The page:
Volkswagen continues its partnership with the International Auschwitz Committee and the International Youth Meeting Center in Oświęcim/Auschwitz which started some 30 years ago.
Diess visited the former Birkenau extermination camp and the former Auschwitz concentration camp and signed the guestbook of the memorial site. At the ash pond, he honored the memory of the European Jews murdered at Birkenau. At the main concentration camp, Diess, accompanied by eight apprentices, laid a wreath at the wall of death and lit candles. At the International Youth Meeting Center, Diess informed himself about the memorial site project “Auschwitz – Remembrance and Future”. Apprentices from five Volkswagen plants reported on their experiences, impressions and encounters from their two weeks of work on the repair and restoration of the memorial site. The apprentices excavate former pathways in the camp or the foundations of occupants’ huts, repair barbed wire fences and clean eroded roofing tiles. They restore the enamel crockery and preserve the shoes of the victims.
Herbert Diess, CEO of Volkswagen Aktiengesellschaft, said: “At a time when anti-Semitism and the radical right are again gaining ground, it is important for us to keep alive memories of the incredible degree of contempt for humanity which exceeds the bounds of our present imagination. This is especially important for Volkswagen. I would like to thank both our many apprentices, who now come from several different countries to work on the conservation of the memorial site, and the organizers. These are very important activities for Volkswagen.”
Herbert Diess: “My conversation with Zofia Posmysz, a survivor of Auschwitz, will leave a deep and lasting impression. She told us about how and under what circumstances she came to Auschwitz and how she was incredibly fortunate to survive two and a half years. What are her messages? Do not trust any ideology. Although she is very religious herself, she says that you should not trust religion, either. The many young people from throughout the world, including people from Volkswagen, who visit this horrific place give her reason to believe in a better future.”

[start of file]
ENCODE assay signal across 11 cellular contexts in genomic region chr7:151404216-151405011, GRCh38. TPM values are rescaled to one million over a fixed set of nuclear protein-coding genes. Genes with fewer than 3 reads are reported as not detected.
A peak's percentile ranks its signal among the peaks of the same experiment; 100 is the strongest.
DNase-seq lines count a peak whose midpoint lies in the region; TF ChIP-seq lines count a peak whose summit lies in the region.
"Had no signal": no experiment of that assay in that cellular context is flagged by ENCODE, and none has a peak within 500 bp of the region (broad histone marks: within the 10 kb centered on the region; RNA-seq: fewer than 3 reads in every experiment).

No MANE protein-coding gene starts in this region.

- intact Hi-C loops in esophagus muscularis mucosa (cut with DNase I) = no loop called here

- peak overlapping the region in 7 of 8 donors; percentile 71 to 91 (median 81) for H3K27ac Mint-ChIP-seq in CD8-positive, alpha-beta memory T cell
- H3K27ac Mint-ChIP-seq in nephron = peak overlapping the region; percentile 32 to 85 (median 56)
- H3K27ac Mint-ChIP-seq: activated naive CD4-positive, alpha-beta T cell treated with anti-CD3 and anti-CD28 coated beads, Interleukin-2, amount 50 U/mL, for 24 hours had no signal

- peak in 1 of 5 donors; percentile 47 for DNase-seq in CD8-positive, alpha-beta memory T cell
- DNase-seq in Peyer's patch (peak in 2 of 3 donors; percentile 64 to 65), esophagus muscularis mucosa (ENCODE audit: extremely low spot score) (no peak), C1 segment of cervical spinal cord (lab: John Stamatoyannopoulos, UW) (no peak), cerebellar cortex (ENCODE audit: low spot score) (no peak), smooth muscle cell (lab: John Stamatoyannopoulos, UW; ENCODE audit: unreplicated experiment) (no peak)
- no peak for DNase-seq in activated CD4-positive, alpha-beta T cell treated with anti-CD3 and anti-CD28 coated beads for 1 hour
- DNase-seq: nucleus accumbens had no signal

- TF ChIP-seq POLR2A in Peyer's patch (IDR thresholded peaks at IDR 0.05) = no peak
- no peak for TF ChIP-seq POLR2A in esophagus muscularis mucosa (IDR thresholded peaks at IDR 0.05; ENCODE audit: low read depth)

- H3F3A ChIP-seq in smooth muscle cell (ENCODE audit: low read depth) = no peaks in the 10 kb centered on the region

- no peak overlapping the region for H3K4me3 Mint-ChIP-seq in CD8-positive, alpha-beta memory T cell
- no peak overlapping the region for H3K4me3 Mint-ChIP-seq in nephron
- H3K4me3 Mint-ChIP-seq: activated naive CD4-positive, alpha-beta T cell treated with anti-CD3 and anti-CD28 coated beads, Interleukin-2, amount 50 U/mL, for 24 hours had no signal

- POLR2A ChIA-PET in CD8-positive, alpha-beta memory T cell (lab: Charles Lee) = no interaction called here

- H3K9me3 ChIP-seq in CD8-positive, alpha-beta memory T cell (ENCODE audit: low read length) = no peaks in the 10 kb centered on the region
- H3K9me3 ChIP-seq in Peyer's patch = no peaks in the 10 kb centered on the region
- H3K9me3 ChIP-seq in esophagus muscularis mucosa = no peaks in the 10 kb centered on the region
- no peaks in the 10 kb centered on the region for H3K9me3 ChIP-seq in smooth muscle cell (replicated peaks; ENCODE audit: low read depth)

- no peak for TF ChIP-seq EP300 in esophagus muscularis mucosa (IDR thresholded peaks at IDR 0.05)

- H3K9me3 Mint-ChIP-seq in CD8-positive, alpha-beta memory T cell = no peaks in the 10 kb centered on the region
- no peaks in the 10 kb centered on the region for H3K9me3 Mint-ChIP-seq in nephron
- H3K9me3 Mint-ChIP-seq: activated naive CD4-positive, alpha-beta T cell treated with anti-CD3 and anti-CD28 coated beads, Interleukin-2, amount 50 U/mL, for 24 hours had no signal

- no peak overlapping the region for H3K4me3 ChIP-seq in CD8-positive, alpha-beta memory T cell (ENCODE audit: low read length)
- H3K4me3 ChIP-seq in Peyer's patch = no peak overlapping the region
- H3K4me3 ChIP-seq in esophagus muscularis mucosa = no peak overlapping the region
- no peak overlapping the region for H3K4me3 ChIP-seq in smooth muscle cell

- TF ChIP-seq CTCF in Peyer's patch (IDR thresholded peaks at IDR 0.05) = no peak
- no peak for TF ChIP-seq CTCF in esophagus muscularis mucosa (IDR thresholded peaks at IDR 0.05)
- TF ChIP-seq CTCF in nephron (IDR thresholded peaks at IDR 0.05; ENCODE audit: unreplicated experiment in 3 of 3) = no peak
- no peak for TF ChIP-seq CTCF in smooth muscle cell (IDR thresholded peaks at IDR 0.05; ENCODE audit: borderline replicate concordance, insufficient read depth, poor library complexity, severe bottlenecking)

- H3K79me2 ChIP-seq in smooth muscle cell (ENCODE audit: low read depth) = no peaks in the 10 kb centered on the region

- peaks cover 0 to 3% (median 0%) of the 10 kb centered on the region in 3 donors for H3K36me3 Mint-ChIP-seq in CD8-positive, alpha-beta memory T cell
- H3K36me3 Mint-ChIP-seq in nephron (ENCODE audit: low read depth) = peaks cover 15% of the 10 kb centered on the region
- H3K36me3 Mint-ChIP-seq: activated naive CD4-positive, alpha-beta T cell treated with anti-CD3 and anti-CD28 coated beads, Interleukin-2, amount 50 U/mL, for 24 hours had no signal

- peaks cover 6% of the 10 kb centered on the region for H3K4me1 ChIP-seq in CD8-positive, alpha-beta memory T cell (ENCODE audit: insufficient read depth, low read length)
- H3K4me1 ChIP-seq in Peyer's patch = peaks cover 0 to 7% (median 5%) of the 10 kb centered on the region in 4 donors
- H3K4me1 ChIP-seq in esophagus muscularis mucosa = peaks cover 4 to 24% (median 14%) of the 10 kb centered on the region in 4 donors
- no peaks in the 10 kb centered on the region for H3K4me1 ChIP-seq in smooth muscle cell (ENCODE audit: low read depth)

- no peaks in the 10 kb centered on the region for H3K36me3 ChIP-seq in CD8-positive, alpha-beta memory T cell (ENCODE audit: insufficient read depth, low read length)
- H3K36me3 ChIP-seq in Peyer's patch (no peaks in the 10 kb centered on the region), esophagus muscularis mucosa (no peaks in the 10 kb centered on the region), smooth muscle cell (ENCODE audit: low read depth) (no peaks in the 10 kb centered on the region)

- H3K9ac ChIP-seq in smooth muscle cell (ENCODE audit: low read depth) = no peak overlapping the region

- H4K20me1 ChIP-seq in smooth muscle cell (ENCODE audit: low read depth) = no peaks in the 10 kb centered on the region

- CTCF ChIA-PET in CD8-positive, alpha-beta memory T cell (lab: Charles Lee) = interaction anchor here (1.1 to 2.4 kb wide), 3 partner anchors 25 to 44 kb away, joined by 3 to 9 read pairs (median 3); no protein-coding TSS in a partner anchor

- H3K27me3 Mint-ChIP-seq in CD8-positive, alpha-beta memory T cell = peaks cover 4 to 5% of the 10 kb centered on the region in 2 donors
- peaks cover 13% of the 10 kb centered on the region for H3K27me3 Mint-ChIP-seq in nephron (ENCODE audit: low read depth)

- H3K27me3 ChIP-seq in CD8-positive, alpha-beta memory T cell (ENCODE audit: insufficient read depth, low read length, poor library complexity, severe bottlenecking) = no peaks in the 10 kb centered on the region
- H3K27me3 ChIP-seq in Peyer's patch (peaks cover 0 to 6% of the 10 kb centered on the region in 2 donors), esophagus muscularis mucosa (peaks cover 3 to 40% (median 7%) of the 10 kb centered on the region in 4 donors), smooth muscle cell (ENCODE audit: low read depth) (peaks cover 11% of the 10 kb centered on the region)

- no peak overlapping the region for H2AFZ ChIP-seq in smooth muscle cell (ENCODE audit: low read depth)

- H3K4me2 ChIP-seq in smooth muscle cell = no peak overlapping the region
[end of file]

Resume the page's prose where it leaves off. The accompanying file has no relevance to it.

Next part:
Zofia Posmysz, who survived Auschwitz and Ravensbrück concentration camps, said: “We survivors see the commitment of the Volkswagen apprentices in a very positive light. I would like to thank the young Germans and Poles for coming here together and wanting to know about what Auschwitz means for us and young people in the two countries – back then, we were as young as they are today.”
The Vice President of the International Auschwitz Committee, Christoph Heubner, said: “the Volkswagen Group’s memorial site work is modest and unpretentious and has been unique in German industry for 30 years. This is an exemplary commitment at a time where knowledge of the Holocaust in Europe is apparently fading and the ghosts of the past are knocking on our door. Especially through these projects, young people can experience for themselves the meaning of democracy, tolerance and responsibility.”